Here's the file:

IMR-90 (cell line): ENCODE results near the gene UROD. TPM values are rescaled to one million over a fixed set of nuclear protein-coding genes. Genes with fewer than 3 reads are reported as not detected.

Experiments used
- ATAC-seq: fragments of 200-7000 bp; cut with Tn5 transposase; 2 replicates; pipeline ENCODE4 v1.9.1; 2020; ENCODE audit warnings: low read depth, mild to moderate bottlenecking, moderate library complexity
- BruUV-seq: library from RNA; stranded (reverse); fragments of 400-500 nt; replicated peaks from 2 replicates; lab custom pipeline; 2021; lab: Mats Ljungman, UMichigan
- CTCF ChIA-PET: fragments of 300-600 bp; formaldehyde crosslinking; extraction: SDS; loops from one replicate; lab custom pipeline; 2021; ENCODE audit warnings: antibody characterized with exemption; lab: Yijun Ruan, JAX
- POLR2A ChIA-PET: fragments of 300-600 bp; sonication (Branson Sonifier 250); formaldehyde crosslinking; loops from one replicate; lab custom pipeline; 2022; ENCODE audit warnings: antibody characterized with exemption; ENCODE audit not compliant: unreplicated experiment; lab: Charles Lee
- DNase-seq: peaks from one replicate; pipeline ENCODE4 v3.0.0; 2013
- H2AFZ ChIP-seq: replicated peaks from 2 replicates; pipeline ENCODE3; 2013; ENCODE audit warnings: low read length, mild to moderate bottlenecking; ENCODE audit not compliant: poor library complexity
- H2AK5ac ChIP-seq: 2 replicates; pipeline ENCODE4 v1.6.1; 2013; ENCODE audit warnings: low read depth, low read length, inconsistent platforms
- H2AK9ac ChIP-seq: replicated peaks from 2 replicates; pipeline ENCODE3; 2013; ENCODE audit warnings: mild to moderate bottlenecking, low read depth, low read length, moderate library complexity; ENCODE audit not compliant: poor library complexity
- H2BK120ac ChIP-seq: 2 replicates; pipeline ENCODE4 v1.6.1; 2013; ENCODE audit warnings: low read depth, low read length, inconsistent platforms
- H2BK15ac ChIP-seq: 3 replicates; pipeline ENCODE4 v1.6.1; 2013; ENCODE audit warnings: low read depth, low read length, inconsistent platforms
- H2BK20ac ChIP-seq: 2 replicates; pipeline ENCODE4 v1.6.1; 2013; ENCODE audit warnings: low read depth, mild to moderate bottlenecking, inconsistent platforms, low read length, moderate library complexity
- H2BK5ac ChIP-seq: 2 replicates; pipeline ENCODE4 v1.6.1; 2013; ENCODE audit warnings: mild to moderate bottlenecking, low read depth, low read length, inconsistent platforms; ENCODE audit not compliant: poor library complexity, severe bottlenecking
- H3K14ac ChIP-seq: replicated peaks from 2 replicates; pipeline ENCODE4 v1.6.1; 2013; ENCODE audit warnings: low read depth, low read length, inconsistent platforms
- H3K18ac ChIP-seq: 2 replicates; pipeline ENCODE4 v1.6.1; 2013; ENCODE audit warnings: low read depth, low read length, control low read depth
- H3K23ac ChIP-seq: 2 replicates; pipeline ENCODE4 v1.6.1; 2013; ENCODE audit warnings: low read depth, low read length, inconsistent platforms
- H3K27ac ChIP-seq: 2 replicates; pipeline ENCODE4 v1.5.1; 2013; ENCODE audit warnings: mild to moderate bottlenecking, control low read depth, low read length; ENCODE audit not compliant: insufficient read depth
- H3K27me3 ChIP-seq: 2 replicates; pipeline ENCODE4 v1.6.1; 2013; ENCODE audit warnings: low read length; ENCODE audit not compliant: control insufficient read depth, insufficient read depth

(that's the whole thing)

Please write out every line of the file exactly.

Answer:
IMR-90 (cell line): ENCODE results near the gene UROD. TPM values are rescaled to one million over a fixed set of nuclear protein-coding genes. Genes with fewer than 3 reads are reported as not detected.

Experiments used
- ATAC-seq: fragments of 200-7000 bp; cut with Tn5 transposase; 2 replicates; pipeline ENCODE4 v1.9.1; 2020; ENCODE audit warnings: low read depth, mild to moderate bottlenecking, moderate library complexity
- BruUV-seq: library from RNA; stranded (reverse); fragments of 400-500 nt; replicated peaks from 2 replicates; lab custom pipeline; 2021; lab: Mats Ljungman, UMichigan
- CTCF ChIA-PET: fragments of 300-600 bp; formaldehyde crosslinking; extraction: SDS; loops from one replicate; lab custom pipeline; 2021; ENCODE audit warnings: antibody characterized with exemption; lab: Yijun Ruan, JAX
- POLR2A ChIA-PET: fragments of 300-600 bp; sonication (Branson Sonifier 250); formaldehyde crosslinking; loops from one replicate; lab custom pipeline; 2022; ENCODE audit warnings: antibody characterized with exemption; ENCODE audit not compliant: unreplicated experiment; lab: Charles Lee
- DNase-seq: peaks from one replicate; pipeline ENCODE4 v3.0.0; 2013
- H2AFZ ChIP-seq: replicated peaks from 2 replicates; pipeline ENCODE3; 2013; ENCODE audit warnings: low read length, mild to moderate bottlenecking; ENCODE audit not compliant: poor library complexity
- H2AK5ac ChIP-seq: 2 replicates; pipeline ENCODE4 v1.6.1; 2013; ENCODE audit warnings: low read depth, low read length, inconsistent platforms
- H2AK9ac ChIP-seq: replicated peaks from 2 replicates; pipeline ENCODE3; 2013; ENCODE audit warnings: mild to moderate bottlenecking, low read depth, low read length, moderate library complexity; ENCODE audit not compliant: poor library complexity
- H2BK120ac ChIP-seq: 2 replicates; pipeline ENCODE4 v1.6.1; 2013; ENCODE audit warnings: low read depth, low read length, inconsistent platforms
- H2BK15ac ChIP-seq: 3 replicates; pipeline ENCODE4 v1.6.1; 2013; ENCODE audit warnings: low read depth, low read length, inconsistent platforms
- H2BK20ac ChIP-seq: 2 replicates; pipeline ENCODE4 v1.6.1; 2013; ENCODE audit warnings: low read depth, mild to moderate bottlenecking, inconsistent platforms, low read length, moderate library complexity
- H2BK5ac ChIP-seq: 2 replicates; pipeline ENCODE4 v1.6.1; 2013; ENCODE audit warnings: mild to moderate bottlenecking, low read depth, low read length, inconsistent platforms; ENCODE audit not compliant: poor library complexity, severe bottlenecking
- H3K14ac ChIP-seq: replicated peaks from 2 replicates; pipeline ENCODE4 v1.6.1; 2013; ENCODE audit warnings: low read depth, low read length, inconsistent platforms
- H3K18ac ChIP-seq: 2 replicates; pipeline ENCODE4 v1.6.1; 2013; ENCODE audit warnings: low read depth, low read length, control low read depth
- H3K23ac ChIP-seq: 2 replicates; pipeline ENCODE4 v1.6.1; 2013; ENCODE audit warnings: low read depth, low read length, inconsistent platforms
- H3K27ac ChIP-seq: 2 replicates; pipeline ENCODE4 v1.5.1; 2013; ENCODE audit warnings: mild to moderate bottlenecking, control low read depth, low read length; ENCODE audit not compliant: insufficient read depth
- H3K27me3 ChIP-seq: 2 replicates; pipeline ENCODE4 v1.6.1; 2013; ENCODE audit warnings: low read length; ENCODE audit not compliant: control insufficient read depth, insufficient read depth